Social Media Unleashes Social Scientists

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By Carol Boissiere

twitterIn a socially driven world, what do your tweets really say about you?

The Advocate in Baton Rouge, LA recently posted an interesting article on how Twitter posts can be used to track moods:

If you asked a group of Social Scientists from Cornell University, they will tell you that after two years of extensive research and analyzing close to 2.5 millions tweets, they have concluded that individuals wake up happy, but their moods often deteriorates as the day moves forward. A text analysis program was brought in to sort keywords based on emotional content. Keywords such as “happy,” “excited,” “fabulous,” and “smitten” have positive vibes, as well as words like “afraid,” “doomed,” “remorse,” “angry,” and “fury” that have negative vibes.

Patterns certainly emerged and were built around the sun! Tweets with positive overtones peaked twice a day, worldwide, one in the early morning and again around midnight. These same positive peaks came on the weekends, but later in the morning. These patterns showed that sleep schedules and day to day rhythms were important influences on mood, regardless of daily stresses. They also found that moods improved based on daylight savings time. Moods improved in the spring, and worsened in the fall.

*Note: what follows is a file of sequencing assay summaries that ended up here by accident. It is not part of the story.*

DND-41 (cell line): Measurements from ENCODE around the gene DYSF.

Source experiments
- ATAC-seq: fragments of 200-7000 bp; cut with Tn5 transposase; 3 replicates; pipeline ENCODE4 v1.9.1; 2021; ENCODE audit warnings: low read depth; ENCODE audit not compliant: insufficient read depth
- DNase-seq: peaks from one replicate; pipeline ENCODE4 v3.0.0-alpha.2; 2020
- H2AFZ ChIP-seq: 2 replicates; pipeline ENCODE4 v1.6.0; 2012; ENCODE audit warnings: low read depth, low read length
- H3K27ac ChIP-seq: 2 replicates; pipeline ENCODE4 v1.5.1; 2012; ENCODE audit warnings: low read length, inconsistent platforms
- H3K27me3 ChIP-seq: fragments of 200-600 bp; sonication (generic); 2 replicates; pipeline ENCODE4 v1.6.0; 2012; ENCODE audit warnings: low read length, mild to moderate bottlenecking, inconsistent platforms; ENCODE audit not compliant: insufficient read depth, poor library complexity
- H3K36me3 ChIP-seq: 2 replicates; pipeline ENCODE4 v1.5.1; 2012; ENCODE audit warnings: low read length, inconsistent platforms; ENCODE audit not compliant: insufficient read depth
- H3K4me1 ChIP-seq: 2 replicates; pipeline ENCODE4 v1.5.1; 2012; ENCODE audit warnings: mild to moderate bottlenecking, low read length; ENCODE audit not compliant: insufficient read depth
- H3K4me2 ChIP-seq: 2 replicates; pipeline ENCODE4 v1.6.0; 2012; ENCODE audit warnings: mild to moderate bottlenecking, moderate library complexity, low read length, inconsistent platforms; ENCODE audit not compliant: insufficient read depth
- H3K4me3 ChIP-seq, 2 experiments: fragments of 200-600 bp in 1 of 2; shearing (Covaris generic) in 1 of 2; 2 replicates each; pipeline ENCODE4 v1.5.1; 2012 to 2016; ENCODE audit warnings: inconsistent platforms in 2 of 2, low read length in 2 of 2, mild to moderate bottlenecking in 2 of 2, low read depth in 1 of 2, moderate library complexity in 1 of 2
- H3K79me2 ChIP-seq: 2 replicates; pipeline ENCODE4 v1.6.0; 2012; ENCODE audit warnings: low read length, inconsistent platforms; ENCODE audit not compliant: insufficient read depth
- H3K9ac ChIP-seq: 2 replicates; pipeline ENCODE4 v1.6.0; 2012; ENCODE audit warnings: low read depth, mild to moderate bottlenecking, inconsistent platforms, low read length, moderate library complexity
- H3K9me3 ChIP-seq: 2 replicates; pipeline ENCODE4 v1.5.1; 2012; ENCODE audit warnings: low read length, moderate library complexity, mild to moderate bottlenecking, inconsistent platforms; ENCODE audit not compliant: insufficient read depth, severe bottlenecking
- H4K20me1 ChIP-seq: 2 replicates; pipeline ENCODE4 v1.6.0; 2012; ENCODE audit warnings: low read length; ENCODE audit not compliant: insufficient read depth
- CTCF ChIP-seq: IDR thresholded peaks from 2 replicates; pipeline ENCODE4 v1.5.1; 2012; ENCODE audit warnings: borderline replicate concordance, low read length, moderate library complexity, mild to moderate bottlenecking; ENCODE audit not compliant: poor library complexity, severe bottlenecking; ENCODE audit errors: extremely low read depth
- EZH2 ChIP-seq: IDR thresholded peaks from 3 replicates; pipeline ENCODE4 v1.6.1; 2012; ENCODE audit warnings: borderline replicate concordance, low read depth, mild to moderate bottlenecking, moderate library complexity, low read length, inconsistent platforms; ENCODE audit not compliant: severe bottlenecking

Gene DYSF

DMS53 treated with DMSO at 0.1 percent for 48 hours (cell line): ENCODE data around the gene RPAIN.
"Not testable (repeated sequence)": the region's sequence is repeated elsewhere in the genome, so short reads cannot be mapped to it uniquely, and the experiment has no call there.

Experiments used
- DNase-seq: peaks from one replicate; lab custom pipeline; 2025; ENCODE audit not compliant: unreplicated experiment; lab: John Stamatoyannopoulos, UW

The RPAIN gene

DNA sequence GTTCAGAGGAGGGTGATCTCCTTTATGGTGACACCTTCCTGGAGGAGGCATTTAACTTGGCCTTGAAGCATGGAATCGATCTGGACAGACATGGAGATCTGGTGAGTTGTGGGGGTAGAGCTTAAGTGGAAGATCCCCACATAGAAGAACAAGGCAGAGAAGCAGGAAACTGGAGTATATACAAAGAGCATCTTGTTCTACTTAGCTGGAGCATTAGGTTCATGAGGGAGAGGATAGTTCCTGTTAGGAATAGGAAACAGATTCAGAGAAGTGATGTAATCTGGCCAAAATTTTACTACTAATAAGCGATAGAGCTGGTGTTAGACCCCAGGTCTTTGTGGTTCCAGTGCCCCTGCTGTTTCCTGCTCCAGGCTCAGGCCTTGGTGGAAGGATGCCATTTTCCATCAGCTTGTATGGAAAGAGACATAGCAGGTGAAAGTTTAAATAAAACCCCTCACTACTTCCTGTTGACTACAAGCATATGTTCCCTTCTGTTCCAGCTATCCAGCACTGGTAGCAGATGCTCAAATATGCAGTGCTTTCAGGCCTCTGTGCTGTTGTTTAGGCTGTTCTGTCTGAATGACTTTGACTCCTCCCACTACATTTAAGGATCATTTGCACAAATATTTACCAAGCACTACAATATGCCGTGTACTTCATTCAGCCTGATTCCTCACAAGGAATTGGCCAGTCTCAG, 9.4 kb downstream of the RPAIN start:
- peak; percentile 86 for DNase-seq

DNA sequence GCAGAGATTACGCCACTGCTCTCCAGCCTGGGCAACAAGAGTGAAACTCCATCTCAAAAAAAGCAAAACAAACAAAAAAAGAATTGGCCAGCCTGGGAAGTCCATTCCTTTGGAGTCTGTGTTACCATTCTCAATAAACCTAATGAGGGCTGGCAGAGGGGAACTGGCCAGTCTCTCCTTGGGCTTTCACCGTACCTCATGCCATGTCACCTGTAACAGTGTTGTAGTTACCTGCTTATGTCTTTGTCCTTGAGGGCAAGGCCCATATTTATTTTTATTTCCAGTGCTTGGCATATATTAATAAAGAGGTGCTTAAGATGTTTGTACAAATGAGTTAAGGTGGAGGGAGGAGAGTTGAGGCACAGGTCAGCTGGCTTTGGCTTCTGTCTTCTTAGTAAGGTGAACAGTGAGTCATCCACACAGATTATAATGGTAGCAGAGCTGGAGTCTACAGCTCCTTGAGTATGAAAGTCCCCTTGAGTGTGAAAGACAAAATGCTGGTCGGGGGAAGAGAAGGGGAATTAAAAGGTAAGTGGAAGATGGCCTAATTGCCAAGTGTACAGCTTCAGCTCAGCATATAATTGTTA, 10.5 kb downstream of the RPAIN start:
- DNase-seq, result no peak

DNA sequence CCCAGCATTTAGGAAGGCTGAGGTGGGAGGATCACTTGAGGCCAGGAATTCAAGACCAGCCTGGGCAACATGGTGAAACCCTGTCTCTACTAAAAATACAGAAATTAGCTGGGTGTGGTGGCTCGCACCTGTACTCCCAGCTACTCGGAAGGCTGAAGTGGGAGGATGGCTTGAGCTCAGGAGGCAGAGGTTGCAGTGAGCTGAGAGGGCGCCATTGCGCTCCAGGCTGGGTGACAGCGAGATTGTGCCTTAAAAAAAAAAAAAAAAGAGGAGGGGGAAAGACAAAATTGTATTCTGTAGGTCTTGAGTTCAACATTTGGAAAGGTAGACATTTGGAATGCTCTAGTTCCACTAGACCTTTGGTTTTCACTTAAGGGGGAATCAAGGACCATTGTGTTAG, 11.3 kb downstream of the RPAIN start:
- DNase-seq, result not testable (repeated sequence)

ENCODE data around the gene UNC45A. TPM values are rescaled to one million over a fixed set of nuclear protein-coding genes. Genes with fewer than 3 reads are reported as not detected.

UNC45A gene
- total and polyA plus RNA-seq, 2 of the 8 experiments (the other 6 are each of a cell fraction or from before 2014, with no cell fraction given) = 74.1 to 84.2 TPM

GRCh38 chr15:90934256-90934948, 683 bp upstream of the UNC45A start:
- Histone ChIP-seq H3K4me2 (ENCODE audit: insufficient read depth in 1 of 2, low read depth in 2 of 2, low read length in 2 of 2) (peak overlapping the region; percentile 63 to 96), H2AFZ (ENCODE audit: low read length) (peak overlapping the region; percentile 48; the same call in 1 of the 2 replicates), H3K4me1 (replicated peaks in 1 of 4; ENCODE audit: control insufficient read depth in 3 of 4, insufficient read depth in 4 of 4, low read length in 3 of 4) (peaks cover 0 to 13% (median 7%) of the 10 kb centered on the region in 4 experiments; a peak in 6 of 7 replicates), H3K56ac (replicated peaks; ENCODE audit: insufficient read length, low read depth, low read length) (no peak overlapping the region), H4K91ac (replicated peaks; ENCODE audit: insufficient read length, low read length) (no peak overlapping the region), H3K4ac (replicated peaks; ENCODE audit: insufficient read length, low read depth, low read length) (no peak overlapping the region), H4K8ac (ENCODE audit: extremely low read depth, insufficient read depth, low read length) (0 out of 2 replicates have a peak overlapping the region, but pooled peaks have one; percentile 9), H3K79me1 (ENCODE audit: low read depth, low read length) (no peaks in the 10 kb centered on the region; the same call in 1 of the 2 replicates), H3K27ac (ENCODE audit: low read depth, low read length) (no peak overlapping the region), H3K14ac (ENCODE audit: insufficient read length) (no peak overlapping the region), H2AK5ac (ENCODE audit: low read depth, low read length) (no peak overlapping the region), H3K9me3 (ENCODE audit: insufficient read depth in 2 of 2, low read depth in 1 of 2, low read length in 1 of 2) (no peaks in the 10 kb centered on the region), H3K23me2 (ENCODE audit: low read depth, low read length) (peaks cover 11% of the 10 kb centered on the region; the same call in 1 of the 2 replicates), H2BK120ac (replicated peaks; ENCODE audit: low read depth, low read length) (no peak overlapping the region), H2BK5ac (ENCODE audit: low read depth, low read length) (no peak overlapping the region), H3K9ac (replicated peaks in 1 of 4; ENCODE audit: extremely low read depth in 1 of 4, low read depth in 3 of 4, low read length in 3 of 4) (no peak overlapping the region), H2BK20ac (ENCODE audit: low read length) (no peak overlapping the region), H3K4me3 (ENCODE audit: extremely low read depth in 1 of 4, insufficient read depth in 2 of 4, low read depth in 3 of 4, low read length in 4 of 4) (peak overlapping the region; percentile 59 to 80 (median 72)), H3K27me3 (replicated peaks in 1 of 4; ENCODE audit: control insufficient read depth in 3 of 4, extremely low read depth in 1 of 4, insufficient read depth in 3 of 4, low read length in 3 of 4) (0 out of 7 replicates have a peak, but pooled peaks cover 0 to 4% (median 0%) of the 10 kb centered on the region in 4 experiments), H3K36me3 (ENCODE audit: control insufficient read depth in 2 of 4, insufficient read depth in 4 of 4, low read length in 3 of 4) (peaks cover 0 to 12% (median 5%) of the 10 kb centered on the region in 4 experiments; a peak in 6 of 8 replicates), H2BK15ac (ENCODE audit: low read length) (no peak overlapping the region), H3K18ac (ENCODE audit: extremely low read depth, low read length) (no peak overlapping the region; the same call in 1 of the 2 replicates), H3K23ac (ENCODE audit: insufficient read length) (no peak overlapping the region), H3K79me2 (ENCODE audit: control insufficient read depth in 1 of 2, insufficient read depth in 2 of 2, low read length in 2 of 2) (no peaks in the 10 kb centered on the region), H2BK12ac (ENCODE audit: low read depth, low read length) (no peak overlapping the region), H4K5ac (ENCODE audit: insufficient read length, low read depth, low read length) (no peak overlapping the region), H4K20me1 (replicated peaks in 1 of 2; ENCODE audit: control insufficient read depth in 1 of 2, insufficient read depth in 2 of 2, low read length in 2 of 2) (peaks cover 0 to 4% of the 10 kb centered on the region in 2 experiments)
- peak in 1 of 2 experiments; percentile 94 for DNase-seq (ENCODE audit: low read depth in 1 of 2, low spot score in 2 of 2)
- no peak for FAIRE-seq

Millions of tweeters are part of a study conducted by a group of “Social Scientists” to track moods. Group leader Scott Golder’s original intentions were to study behavior, not emotion. Partnered up with a fellow graduate student, they wrote a computer program that sampled up to 400 messages from Twitter accounts created in 2008 and 2009. This program pulled information such as keywords to see what people were doing and they used time stamps to analyze activities to particular times of day, as well as location tweets from around the world. Did you know bacon was more popular than sausage? They even estimated that it takes approximately 7 hours to become intoxicated based on the time lag between keywords “beer” and “drunk.”

Whether we need or are interested in social scientists telling us when we are in a better mood during the day, this type of research will open up interesting results in the future.